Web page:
by Nicole Solas
I’m a mom using social media to sound the alarm on radical, politicized, and sexualized content for kids. I accrued over 26 thousand followers on Twitter after the teachers union sued me for submitting public records requests about gender theory and critical race theory in school. Before that, my own school district threatened to sue me by putting me on trial in a public school committee meeting. I have overpowered every attempt to silence and bully me.
Now Twitter has permanently banned me for this quote tweet:
According to Twitter, my tweet violated Twitter’s rule against “hateful conduct.” The rule states:
You may not promote violence against, threaten, or harass other people on the basis of race, ethnicity, national origin, sexual orientation, gender, gender identity, religious affiliation, age, disability, or serious disease.
Is it “hateful” to disagree with adults teaching children to perform as drag queens with the public support of state legislators? Is my opinion that children are being groomed to perform as adult drag queens indisputably, “hateful?”
There appears to be a new coordinated effort to crackdown on conservative social media accounts whistleblowing grooming. James Lindsay was shortly suspended for tweeting about groomers (after tweeting it about a million times) and then quickly released from Twitter exile. The parent group, Moms for Liberty, was also locked out of its account after a tweet that criticized California’s gender transition bill, which provides refuge to parents from other states seeking “gender-affirming” care they cannot legally obtain in their own state. The phrase “ok groomer” blew up about six months ago but grooming as a psychological concept has been around since the 1980s.
Dr. Lisa Rocchio is a clinical instructor at the Alpert Medical School of Brown University and expert witness who testified about the five stages of grooming minors in the Ghislaine Maxwell trial. Grooming is “the use of coercion or manipulation short of physical force to sexually abuse children.”
Reporter Adam Klasfeld live-tweeted the five stages of grooming as testified by Rocchio.
Maxwell’s defense argued that the grooming behaviors identified by Rocchio can also be behaviors by people who do not intend to sexually abuse children and Rocchio agreed. But this still does not justify grooming that does not end in sexual abuse. The problem is that every drag queen who turns children into child drag queens normalizes grooming behavior that would otherwise be considered a red flag. It gives cover to those who do have the intent to sexually abuse children.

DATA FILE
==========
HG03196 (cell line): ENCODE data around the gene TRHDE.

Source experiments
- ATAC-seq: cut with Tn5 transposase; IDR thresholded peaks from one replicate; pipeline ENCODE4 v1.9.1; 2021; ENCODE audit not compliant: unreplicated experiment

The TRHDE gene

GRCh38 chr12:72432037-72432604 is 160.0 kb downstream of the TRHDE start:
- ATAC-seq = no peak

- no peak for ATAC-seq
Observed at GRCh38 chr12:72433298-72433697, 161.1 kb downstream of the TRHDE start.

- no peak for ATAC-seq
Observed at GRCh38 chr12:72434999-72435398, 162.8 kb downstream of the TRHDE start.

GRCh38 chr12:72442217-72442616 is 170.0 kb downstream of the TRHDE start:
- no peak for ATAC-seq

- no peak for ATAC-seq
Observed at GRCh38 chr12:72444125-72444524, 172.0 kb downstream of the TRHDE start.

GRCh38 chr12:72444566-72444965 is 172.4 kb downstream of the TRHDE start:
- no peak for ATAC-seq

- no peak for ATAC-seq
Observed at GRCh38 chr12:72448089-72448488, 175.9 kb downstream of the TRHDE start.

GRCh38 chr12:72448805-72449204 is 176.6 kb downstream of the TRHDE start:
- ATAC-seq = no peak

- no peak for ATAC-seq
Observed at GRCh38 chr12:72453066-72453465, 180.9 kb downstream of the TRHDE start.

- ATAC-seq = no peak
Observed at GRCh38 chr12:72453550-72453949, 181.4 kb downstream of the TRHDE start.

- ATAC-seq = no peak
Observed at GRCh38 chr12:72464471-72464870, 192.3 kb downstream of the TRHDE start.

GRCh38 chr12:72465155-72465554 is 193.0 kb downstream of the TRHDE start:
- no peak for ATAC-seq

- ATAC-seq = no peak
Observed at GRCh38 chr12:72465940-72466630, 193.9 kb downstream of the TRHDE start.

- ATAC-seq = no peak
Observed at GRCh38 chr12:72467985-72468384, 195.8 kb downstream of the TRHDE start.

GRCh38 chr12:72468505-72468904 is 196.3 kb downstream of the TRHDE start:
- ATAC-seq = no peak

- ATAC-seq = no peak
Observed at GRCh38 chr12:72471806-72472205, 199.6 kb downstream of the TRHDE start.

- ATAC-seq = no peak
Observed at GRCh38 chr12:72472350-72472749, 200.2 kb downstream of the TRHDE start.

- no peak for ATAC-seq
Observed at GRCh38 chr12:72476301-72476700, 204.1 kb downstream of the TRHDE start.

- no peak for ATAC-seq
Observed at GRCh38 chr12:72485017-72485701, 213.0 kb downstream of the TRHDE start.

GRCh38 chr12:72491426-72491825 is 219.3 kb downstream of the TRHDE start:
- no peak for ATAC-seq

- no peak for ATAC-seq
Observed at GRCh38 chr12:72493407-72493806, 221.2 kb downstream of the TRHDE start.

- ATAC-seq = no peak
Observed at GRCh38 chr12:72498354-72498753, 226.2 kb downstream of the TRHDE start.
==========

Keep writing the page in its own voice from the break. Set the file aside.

In my initial appeal to Twitter I stated:
Nothing about my tweet was hateful. Drag is gay sexual fetish which is written about extensively in scholarly publications and Colorado State reps support a nonprofit applying this fetish to children. The only hate comes from people who hate the truth.
Try researching these scholarly publications about drag and you will run the gamut of intersectional, navel-gazing theories on the gender politics surrounding drag. Judith Butler, the leading scholar on drag, insists that drag is primarily an exploration in gender as opposed to sexuality but the decoupling of gender and sexuality is not scientific or societal consensus. There is even a distinction between drag queens and transvestites – transvestites are men who derive sexual pleasure from dressing as women whereas drag queens are exploring the politics of gender expression. But how can a child decipher that distinction between two men dressed as women offering to dress him up in women’s clothes for a transformative experience on a “safe stage?”
Even queer writer, Joe Corr, concedes the intellectual dishonesty surrounding the cultural phenomenon of “family-friendly drag.” After being sexually assaulted at age 17 while wearing drag in public for the first time at a Pride event, he says what we all know is true thanks to having our own eyeballs:
“it would be remiss to say that drag and sexuality don’t have any sort of correlation…Visit any local drag show and you’re likely to experience performances of sexuality at some level — whether that be the crude jokes spat out by drag queen DJ’s in any popular gay bar, or the plethora of burlesque and sex positive performers in alternative and underground drag spaces. If you can’t make it to a local show, watch any season of Rupaul’s Drag Race, and tally up the number of times ‘sexy’ or any variation thereof is used as a descriptor.
This is why you must be at least 18 to see drag shows at most venues. New York drag shows require you to be 16 years old and other drag shows require you to be 21-years old. Introducing children to drag as performance art and pretending that drag is not inherently sexualual blurs the lines between children and adults interacting with sexual content.
If you help a child perform as a drag queen, then you desensitize a child to adult sexual content, making that child more vulnerable to sexual predators. It is the effect of grooming on a child that matters, not the groomer’s intent. Behavior that falls short of sexual abuse does not absolve you of the sin of grooming children.
Corrupting a child’s radar for sexual predation is just as reprehensible as committing the sexual predation because you created the conditions for sexual abuse.
There is no reason to introduce, indoctrinate or involve children in such activity. This thought occurred to me, though: the last thing the LGBTQ or even drag community wants is for ME to explain to a youngster what drag performances or a gay pride parade is actually about. It would NOT further their agenda. So, it would behoove them to show some restraint, civility and decorum.